Global Ocean Science Report: The Current Status of Ocean Science around the World | JPI OCEANS

Global Ocean Science Report: The Current Status of Ocean Science around the World


Global Ocean Science Report: The Current Status of Ocean Science around the World

Published for the first time, the IOC-UNESCO Global Ocean Science Report (GOSR) assesses the status and trends in ocean science capacity around the world. The report offers a global record of who, how, and where ocean science is conducted.

To be published every five years, the inaugural Report also serves as an instrument to assess progress in the accomplishment of the United Nations’ Sustainable Development Goal  (SDG) No.14 for 2030: “Conserve and sustainably use the oceans, seas and marine resources.” The report is further intended to facilitate international ocean science cooperation and collaboration. This is essential to increase scientific knowledge, develop research capacity and transfer marine technology (i.e. SDG target 14a).

The Report advocates for increased investment into research and calls for greater international scientific cooperation. It encourages alternative funding models, in the form of joint ocean science projects and expeditions, shared infrastructure and new technology development will reduce the costs of field expeditions and enable countries to strengthen their range of scientific expertise.

In general, GOSR found that countries’ investment in ocean sciences varies significantly according to their size, the length of their coastline and the economic benefits they draw from their marine resources. According to data in the Report, the share of national scientific budgets allocated to the ocean varies from 0.1% (Russian Federation) to 21.4% (Argentina). The share of research and development budgets dedicated to ocean sciences also varies a great deal, ranging from 0.04% (Ecuador) to 4.7% (Croatia). The other leaders in this area are Norway, the Republic of Korea, Thailand, and Trinidad and Tobago.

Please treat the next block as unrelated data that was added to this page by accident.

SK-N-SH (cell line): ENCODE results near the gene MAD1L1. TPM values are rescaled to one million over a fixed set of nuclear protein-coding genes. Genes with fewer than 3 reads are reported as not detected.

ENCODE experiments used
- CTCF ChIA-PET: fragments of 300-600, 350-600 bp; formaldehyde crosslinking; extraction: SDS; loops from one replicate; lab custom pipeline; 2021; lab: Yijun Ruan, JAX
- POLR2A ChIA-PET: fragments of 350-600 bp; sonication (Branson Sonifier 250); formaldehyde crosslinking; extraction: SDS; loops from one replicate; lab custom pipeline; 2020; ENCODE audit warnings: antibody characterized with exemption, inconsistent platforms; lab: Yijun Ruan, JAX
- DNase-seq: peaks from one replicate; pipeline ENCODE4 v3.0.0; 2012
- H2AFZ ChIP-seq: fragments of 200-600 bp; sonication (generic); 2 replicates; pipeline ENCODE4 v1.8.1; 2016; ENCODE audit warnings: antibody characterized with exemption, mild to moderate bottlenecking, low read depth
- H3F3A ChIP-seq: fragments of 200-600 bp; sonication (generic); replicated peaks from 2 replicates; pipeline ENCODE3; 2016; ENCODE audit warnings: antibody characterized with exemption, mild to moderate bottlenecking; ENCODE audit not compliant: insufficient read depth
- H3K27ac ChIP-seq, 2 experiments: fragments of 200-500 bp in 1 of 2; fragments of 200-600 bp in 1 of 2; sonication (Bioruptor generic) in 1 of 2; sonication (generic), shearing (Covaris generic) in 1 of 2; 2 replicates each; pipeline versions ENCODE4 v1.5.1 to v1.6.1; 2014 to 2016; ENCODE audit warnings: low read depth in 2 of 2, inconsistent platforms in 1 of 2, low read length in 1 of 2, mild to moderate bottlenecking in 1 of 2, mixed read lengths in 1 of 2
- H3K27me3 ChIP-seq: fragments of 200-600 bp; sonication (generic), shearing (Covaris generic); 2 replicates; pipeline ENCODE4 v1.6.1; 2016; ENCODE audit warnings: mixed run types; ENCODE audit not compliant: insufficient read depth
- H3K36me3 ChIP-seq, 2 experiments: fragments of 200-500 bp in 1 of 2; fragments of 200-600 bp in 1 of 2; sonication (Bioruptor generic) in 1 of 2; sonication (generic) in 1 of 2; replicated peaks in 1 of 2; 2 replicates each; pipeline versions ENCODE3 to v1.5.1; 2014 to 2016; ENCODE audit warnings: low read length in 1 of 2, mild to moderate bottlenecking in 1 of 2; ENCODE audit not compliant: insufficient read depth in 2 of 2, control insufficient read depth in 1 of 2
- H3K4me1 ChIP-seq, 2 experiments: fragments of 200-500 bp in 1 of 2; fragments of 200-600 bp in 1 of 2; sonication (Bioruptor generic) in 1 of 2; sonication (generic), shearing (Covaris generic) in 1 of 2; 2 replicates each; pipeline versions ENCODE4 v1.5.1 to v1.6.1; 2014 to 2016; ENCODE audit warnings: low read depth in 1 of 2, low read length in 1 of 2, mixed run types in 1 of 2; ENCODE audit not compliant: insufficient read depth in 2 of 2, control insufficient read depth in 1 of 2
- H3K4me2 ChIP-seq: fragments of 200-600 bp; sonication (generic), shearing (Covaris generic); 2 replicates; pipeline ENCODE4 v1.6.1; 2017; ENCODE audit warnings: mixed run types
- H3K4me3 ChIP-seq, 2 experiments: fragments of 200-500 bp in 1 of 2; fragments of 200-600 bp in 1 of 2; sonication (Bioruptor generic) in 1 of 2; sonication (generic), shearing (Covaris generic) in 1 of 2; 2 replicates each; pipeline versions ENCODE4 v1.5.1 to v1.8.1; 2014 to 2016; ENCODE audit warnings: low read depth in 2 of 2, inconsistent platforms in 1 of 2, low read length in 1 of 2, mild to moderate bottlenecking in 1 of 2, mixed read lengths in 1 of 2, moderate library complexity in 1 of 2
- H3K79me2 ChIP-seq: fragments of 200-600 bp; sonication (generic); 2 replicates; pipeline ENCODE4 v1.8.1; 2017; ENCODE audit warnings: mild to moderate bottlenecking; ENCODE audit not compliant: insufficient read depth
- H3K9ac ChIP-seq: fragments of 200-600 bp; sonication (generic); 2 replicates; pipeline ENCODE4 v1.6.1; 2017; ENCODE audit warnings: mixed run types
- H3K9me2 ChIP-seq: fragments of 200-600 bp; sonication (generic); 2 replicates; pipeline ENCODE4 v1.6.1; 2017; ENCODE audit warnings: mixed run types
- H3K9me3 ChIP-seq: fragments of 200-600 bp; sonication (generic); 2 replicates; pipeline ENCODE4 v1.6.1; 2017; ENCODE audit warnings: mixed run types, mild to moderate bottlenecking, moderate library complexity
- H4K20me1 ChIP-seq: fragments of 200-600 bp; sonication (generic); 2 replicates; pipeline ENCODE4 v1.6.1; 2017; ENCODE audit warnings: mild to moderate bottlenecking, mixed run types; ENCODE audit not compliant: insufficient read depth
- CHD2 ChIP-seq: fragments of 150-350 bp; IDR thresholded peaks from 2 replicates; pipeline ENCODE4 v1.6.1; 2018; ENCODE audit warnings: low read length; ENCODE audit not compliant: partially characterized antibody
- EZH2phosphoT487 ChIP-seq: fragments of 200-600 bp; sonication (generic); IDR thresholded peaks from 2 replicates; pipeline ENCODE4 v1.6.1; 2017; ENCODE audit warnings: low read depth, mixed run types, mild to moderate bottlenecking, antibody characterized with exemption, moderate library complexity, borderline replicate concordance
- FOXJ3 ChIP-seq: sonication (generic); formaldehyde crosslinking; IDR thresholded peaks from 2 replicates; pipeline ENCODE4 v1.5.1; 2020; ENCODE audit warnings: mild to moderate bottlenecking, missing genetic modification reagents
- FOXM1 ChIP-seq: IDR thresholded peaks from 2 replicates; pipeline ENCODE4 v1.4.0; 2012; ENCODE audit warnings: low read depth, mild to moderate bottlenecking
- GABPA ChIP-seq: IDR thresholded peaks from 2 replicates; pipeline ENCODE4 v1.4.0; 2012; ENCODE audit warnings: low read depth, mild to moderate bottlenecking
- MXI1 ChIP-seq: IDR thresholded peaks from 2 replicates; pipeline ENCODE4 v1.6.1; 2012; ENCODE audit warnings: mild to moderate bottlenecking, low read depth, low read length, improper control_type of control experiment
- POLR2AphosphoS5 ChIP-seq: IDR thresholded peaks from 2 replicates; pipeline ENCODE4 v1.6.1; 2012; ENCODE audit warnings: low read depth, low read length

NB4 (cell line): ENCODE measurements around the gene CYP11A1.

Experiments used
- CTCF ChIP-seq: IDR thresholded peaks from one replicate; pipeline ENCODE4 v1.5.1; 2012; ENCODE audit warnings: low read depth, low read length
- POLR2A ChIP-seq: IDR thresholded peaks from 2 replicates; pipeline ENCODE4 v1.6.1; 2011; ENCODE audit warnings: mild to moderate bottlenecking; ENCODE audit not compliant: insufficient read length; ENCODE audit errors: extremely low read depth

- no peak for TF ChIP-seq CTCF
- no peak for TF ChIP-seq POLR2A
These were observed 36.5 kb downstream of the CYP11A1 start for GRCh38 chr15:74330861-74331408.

Currently, also the number of ocean science researchers per capita varies substantially among countries around the world, with Belgium and Norway topping the list. Female scientists comprise on average 38 % of the researchers in ocean science, about 10 % higher than the global share of female researchers.

The report also includes information about the number of scientific publications dedicated to the ocean, as a gauge of this sector’s importance. The good news is that the production of global ocean science is increasing. Between 2010 and 2014 more than 370,000 manuscripts in ocean sciences were published and more than 2 million articles were cited.

Finally the report calls on countries to align national reporting mechanisms on ocean science capacity, productivity and performance. This will  enable the community to assess and track developments in the technical and human capacities in ocean science worldwide which is indispensable to evaluate investments, monitor changes, and inform policy- and decision-makers.

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